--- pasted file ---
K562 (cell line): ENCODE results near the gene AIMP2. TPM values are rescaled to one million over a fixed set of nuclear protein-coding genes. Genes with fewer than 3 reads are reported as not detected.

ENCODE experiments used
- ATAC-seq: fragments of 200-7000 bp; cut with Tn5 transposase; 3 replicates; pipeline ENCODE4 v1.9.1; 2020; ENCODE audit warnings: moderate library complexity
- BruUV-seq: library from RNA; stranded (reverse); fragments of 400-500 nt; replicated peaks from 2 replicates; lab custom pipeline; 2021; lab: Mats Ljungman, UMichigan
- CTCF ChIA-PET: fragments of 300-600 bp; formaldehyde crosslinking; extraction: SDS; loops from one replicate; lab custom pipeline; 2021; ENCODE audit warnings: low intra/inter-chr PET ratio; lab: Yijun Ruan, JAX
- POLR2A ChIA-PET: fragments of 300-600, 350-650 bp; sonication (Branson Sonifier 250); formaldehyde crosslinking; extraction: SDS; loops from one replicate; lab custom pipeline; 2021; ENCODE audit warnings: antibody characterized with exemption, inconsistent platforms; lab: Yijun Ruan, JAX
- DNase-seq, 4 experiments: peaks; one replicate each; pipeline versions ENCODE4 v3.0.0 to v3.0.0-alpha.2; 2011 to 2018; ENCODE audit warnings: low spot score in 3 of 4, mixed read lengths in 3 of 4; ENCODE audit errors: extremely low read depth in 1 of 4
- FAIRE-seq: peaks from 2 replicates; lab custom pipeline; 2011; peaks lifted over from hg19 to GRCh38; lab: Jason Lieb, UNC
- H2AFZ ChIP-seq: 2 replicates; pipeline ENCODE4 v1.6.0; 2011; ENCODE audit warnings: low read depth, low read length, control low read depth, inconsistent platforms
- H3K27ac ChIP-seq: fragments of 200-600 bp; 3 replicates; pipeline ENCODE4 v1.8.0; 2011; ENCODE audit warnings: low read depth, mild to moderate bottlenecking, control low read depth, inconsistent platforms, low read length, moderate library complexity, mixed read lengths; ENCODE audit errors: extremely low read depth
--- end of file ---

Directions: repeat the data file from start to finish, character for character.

K562 (cell line): ENCODE results near the gene AIMP2. TPM values are rescaled to one million over a fixed set of nuclear protein-coding genes. Genes with fewer than 3 reads are reported as not detected.

ENCODE experiments used
- ATAC-seq: fragments of 200-7000 bp; cut with Tn5 transposase; 3 replicates; pipeline ENCODE4 v1.9.1; 2020; ENCODE audit warnings: moderate library complexity
- BruUV-seq: library from RNA; stranded (reverse); fragments of 400-500 nt; replicated peaks from 2 replicates; lab custom pipeline; 2021; lab: Mats Ljungman, UMichigan
- CTCF ChIA-PET: fragments of 300-600 bp; formaldehyde crosslinking; extraction: SDS; loops from one replicate; lab custom pipeline; 2021; ENCODE audit warnings: low intra/inter-chr PET ratio; lab: Yijun Ruan, JAX
- POLR2A ChIA-PET: fragments of 300-600, 350-650 bp; sonication (Branson Sonifier 250); formaldehyde crosslinking; extraction: SDS; loops from one replicate; lab custom pipeline; 2021; ENCODE audit warnings: antibody characterized with exemption, inconsistent platforms; lab: Yijun Ruan, JAX
- DNase-seq, 4 experiments: peaks; one replicate each; pipeline versions ENCODE4 v3.0.0 to v3.0.0-alpha.2; 2011 to 2018; ENCODE audit warnings: low spot score in 3 of 4, mixed read lengths in 3 of 4; ENCODE audit errors: extremely low read depth in 1 of 4
- FAIRE-seq: peaks from 2 replicates; lab custom pipeline; 2011; peaks lifted over from hg19 to GRCh38; lab: Jason Lieb, UNC
- H2AFZ ChIP-seq: 2 replicates; pipeline ENCODE4 v1.6.0; 2011; ENCODE audit warnings: low read depth, low read length, control low read depth, inconsistent platforms
- H3K27ac ChIP-seq: fragments of 200-600 bp; 3 replicates; pipeline ENCODE4 v1.8.0; 2011; ENCODE audit warnings: low read depth, mild to moderate bottlenecking, control low read depth, inconsistent platforms, low read length, moderate library complexity, mixed read lengths; ENCODE audit errors: extremely low read depth